Eagles

Eagles' Miles Sanders, Giants' Saquon Barkley looking forward to matchups in 2019

Eagles' Miles Sanders, Giants' Saquon Barkley looking forward to matchups in 2019

A few minutes before his conference call with Philadelphia reporters after getting drafted by the Eagles, Miles Sanders took a pretty special congratulatory phone call from a former teammate.

Saquon Barkley hit him up. 

“He called me probably just a couple minutes ago,” Sanders said around 10:30 on Friday night. “Just saying congrats and stuff. He’s looking forward to that two-game matchup each year and I told him I’m looking forward to it too.” 

Not only was Barkley one of Sanders’ teammates at Penn State, he was the reason Sanders spent so much time on the bench during his first two college seasons. Barkley was a superstar at Penn State and became the No. 2 overall pick to the Giants a year ago, which meant Sanders had to wait his turn. 

Now, the two friends and former teammates will get to face each other twice per season for at least the next few years for their respective NFC East foes. They’re good friends, but a little competitive too. 

Check that. 

“Very competitive,” Sanders said. “He called me and the first thing we really talked about were those two games each year. I can’t wait. Same division and everything.”

While it would be unfair to compare Sanders to Barkley, who is widely considered a generational talent, Sanders certainly held his own in 2018, when he finally took over as Penn State’s lead running back. In his junior season, Sanders rushed for over 1,200 yards with nine touchdowns and added another 139 yards as a receiver. 

The Eagles fell in love with him during the pre-draft process and they entered Day 2 hoping Sanders would still be available when they took him at 53. Sanders had a lengthy visit to the NovaCare Complex in March and during it spent around 1-2 hours with Duce Staley, who put him through a few tests that Sanders apparently passed with flying colors.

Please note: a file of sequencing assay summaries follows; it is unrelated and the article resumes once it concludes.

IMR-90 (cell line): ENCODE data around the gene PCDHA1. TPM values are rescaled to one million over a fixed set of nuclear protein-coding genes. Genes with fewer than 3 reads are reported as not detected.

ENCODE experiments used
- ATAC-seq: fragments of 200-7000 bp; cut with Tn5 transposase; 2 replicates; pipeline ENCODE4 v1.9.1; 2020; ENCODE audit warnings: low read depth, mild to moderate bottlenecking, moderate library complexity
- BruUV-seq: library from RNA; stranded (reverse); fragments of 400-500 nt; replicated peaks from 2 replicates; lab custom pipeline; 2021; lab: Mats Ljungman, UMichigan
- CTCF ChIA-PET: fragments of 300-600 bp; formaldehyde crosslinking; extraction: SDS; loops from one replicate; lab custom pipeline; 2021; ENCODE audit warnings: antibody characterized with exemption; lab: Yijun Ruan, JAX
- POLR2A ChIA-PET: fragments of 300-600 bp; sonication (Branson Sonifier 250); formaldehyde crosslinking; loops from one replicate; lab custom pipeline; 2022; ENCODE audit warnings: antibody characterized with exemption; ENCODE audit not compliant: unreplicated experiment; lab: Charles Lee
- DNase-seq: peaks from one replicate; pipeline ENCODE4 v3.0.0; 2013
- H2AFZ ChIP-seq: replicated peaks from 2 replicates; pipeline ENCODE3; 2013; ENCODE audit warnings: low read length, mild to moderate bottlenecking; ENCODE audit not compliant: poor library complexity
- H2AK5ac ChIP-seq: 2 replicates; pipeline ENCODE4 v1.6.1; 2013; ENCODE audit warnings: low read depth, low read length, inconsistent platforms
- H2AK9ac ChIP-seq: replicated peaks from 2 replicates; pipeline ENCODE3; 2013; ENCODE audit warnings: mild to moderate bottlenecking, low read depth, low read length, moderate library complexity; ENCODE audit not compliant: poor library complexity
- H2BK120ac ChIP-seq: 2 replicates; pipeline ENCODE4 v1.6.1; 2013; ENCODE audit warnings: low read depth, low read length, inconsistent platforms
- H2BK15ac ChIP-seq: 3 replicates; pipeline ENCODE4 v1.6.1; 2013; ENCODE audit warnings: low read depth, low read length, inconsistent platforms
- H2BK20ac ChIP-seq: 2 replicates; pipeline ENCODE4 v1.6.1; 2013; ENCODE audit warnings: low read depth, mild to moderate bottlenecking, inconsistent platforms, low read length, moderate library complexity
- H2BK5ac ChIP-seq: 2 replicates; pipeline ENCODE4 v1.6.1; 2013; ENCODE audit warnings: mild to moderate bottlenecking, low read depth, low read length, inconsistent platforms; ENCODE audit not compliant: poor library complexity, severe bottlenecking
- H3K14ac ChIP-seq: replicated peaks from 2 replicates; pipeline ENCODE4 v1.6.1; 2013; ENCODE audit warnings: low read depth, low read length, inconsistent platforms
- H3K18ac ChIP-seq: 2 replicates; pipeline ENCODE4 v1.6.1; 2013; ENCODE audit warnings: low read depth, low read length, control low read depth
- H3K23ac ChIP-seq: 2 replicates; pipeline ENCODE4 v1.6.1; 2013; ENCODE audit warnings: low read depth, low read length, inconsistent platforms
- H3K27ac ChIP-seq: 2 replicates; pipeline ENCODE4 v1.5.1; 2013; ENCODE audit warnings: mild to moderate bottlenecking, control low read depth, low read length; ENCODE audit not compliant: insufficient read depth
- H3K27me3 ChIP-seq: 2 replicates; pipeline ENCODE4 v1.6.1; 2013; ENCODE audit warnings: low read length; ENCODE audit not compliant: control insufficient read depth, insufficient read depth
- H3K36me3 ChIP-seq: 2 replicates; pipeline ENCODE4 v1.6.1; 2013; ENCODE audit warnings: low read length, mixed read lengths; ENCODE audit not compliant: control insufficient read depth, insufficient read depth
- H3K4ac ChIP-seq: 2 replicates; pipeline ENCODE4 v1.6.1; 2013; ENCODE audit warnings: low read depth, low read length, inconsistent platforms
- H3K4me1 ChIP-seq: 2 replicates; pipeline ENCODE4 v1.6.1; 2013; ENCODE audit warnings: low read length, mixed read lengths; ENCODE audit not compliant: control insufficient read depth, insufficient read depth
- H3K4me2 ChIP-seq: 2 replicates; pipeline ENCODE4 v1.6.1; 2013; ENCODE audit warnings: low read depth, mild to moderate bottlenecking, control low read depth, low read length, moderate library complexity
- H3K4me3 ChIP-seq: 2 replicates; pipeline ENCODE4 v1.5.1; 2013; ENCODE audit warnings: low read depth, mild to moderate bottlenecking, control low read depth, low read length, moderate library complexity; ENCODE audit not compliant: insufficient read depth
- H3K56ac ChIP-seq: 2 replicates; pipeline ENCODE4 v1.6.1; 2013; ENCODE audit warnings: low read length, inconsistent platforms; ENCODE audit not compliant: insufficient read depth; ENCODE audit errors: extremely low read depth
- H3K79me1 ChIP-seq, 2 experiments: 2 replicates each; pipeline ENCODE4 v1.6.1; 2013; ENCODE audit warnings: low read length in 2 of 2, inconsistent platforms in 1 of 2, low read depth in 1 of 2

Sanders is the first running back the Eagles have taken in the second round since LeSean McCoy back in 2009. Coincidentally, McCoy was also taken with the 53rd pick in his respective year. Sanders saw Shady do great things with the Eagles, “But I’m looking forward to doing even better.” That would be a pretty high bar. McCoy is the Eagles’ all-time leading rusher. 

We still have months before Sanders’ rookie season begins. And he won’t get to those two matchups against Barkley and the Giants until even later in the season. 

• Dec. 9 on Monday Night Football at the Linc 

• Dec. 29 at MetLife Stadium in the 2019 regular-season finale 

Barkley is coming off a rookie season in which he was named a Pro Bowler and the NFL’s offensive rookie of the year. That’s another extremely high bar for Sanders to try to clear. 

After saying how competitive he and Barkley are, a reporter asked Sanders, “So you’re better than him?” 

Sanders started to laugh. The reporters in the room joined him. 

“We’ll see,” he said. “It’s definitely …”

And then the call cut out.  

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5-year-old Eagles impersonator gets Boston Scott's stamp of approval

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USA Today Sports Images/@SirRobin83/Twitter

5-year-old Eagles impersonator gets Boston Scott's stamp of approval

With professional sports on pause around the world, fans are looking for anything - video games, simulations, classic games - to satisfy that live sports itch.

We may have found the ultimate placeholder: a five-year-old imitating Boston Scott's infamous spin-o-rama.

On Saturday afternoon, Twitter user Robin Stanley tagged Scott in a quick video of his son, Beckett, pretending to be the Eagles running back:

I mean, c'mon: the likeness to Scott's spin move against the Giants is kind of uncanny.

In case you need to jog your memory, here is Scott's spin: